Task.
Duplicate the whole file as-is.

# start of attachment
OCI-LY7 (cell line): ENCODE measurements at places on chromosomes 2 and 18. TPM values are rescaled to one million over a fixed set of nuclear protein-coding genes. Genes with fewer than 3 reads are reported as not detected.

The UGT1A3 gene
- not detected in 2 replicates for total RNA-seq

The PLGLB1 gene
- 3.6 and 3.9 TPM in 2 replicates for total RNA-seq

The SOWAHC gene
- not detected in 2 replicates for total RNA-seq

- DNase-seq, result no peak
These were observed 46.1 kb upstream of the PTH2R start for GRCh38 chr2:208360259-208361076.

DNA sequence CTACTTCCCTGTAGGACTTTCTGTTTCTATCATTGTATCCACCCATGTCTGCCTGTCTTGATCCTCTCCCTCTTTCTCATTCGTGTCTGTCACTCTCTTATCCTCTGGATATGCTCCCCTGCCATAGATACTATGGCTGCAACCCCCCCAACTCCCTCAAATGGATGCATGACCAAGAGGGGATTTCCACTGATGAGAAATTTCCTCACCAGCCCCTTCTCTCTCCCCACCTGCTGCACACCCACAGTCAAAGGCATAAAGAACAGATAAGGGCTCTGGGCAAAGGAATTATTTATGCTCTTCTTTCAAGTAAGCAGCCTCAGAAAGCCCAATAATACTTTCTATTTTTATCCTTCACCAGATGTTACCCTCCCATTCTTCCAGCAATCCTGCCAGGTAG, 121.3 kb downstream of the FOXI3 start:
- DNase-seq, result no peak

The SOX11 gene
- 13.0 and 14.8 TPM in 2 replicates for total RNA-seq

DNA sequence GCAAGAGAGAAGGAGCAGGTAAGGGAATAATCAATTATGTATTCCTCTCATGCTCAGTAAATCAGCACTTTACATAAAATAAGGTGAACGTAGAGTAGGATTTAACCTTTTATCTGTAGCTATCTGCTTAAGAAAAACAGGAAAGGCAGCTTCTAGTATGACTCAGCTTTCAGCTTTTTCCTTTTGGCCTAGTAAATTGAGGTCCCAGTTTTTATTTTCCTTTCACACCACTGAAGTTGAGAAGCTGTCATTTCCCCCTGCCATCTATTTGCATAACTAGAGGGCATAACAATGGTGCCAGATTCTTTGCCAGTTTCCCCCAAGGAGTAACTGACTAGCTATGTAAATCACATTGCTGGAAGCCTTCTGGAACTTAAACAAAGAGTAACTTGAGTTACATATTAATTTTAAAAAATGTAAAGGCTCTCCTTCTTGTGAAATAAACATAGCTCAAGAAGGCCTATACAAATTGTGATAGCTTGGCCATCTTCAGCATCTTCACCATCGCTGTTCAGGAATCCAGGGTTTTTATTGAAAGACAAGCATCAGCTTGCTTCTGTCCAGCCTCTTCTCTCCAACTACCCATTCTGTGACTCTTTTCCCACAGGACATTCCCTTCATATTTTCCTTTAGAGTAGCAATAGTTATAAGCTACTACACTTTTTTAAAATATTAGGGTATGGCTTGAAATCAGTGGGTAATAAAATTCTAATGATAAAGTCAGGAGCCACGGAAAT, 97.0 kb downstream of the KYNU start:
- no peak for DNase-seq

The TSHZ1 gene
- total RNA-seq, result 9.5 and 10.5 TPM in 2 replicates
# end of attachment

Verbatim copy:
OCI-LY7 (cell line): ENCODE measurements at places on chromosomes 2 and 18. TPM values are rescaled to one million over a fixed set of nuclear protein-coding genes. Genes with fewer than 3 reads are reported as not detected.

The UGT1A3 gene
- not detected in 2 replicates for total RNA-seq

The PLGLB1 gene
- 3.6 and 3.9 TPM in 2 replicates for total RNA-seq

The SOWAHC gene
- not detected in 2 replicates for total RNA-seq

- DNase-seq, result no peak
These were observed 46.1 kb upstream of the PTH2R start for GRCh38 chr2:208360259-208361076.

DNA sequence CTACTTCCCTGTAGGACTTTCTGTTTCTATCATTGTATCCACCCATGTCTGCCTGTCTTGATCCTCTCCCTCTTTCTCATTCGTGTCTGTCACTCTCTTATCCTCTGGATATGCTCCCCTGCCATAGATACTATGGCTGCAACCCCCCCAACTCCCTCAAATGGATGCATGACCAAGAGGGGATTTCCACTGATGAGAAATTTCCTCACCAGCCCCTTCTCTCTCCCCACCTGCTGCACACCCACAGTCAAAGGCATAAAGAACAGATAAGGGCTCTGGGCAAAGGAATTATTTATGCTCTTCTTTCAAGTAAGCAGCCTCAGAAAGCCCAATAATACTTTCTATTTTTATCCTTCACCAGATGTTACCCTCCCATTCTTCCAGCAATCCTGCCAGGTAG, 121.3 kb downstream of the FOXI3 start:
- DNase-seq, result no peak

The SOX11 gene
- 13.0 and 14.8 TPM in 2 replicates for total RNA-seq

DNA sequence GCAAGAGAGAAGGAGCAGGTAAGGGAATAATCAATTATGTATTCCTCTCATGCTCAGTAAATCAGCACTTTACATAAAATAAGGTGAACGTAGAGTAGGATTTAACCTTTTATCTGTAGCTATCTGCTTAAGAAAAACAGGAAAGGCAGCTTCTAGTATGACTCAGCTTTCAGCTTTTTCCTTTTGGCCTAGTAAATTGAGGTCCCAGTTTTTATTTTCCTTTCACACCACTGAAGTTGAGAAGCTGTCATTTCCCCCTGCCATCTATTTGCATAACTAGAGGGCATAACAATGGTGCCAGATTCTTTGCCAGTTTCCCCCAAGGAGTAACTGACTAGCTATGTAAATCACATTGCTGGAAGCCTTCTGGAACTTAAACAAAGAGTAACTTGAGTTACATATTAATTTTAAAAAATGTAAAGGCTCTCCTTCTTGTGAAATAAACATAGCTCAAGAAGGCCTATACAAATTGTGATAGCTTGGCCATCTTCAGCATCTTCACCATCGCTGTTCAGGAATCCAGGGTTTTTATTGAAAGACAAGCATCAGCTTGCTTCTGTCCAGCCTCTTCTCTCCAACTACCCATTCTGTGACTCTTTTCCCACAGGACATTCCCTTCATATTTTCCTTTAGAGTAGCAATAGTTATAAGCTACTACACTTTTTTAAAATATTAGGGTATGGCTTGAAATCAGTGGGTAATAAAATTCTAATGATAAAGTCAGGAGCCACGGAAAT, 97.0 kb downstream of the KYNU start:
- no peak for DNase-seq

The TSHZ1 gene
- total RNA-seq, result 9.5 and 10.5 TPM in 2 replicates